Pressurized hydraulics have advantages over manual clamping. They offer increased speed of clamping and unclamping, and the stroke of the hydraulic clamp allows a wide variation in part size. Consistent clamping forces allow predictable workpiece holding and deflection.
Pressurized-on-pallet hydraulic clamping has the additional advantages of makeup, space, and force. Makeup is the ability of the system to adjust if the part deflects slightly during machining, requiring a change in clamping height. Constant hydraulic pressure allows the clamp to reclamp at the new height. Space on a palletized fixture is at a premium, and hydraulics offer the highest repeatable force in the smallest area.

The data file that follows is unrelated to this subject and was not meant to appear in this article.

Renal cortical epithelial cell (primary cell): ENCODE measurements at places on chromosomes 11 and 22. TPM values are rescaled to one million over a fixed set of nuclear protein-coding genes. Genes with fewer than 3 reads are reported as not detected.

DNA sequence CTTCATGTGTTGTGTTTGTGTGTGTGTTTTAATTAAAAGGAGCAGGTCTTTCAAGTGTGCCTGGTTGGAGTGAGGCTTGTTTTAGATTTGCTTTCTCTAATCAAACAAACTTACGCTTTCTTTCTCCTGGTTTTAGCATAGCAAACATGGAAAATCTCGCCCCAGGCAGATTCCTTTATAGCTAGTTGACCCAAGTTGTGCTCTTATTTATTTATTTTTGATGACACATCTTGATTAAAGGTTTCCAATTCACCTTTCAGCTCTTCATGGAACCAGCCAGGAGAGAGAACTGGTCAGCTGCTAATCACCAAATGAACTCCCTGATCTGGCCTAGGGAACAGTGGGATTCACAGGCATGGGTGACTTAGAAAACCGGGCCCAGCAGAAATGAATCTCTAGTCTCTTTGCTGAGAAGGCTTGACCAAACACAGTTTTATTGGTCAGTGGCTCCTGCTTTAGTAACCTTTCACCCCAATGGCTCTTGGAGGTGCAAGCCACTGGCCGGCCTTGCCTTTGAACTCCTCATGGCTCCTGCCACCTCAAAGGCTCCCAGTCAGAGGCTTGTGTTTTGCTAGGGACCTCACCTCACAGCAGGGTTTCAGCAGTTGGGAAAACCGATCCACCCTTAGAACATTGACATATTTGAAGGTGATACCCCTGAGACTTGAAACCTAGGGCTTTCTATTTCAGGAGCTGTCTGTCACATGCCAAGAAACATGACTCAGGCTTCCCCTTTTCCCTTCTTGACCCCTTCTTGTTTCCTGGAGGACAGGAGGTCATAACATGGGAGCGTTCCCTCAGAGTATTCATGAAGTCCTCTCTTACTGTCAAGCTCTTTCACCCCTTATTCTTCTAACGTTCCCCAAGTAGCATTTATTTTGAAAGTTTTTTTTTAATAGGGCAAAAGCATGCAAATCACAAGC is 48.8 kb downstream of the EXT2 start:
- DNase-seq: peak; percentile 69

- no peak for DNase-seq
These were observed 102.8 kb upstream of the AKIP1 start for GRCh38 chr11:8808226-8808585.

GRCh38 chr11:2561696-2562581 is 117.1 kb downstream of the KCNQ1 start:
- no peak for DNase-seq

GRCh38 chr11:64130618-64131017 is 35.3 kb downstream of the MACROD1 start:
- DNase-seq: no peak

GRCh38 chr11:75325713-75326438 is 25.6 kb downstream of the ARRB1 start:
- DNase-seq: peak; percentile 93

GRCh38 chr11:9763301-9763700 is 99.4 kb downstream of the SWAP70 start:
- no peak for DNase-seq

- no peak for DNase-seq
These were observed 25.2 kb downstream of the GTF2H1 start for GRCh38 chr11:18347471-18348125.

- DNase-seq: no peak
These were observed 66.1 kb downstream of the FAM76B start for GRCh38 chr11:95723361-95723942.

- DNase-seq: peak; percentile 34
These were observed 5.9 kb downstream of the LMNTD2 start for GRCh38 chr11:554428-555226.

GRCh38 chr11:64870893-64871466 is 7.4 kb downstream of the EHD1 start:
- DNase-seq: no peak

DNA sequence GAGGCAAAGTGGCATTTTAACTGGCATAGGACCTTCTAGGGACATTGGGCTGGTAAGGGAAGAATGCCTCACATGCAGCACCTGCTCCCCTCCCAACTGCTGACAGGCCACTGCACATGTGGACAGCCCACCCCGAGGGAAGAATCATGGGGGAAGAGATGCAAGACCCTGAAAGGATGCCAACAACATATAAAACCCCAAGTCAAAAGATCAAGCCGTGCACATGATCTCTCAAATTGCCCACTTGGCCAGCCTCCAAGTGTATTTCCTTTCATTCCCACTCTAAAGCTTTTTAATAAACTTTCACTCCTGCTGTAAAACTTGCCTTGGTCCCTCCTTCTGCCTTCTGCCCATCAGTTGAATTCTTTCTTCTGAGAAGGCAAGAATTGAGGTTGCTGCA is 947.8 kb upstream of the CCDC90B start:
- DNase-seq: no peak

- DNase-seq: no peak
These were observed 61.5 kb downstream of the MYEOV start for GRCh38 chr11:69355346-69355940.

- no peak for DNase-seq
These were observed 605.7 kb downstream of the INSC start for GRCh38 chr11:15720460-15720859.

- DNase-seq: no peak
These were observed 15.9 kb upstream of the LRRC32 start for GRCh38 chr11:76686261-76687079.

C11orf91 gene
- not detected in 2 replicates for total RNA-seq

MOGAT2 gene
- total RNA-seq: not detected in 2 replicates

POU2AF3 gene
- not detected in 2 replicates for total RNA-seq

Use of multiple pallet systems may require that fixtures be clamped for a long time between initial clamping and final unloading. Accumulator pressure changes, hydraulic seepage, and temperature changes will affect pressurized hydraulic systems over these extended periods.
When hydraulic pressure decreases over time, clamping force drops, and the workpiece can slip. A method to prevent this movement uses hydraulically activated, mechanically locked clamps. The three types of clamps employed in this method use conical-disk springs, wedge locks, or collect locks.
Conical-disk-spring clamps have a very low profile and typically hold large, flange-type workpieces such as oil pans for transmission cases. Hydraulic pressure compresses the springs for plunger retraction, and instantaneous clamping occurs with release of the hydraulic pressure. Clamping force is proportional to plunger deflection.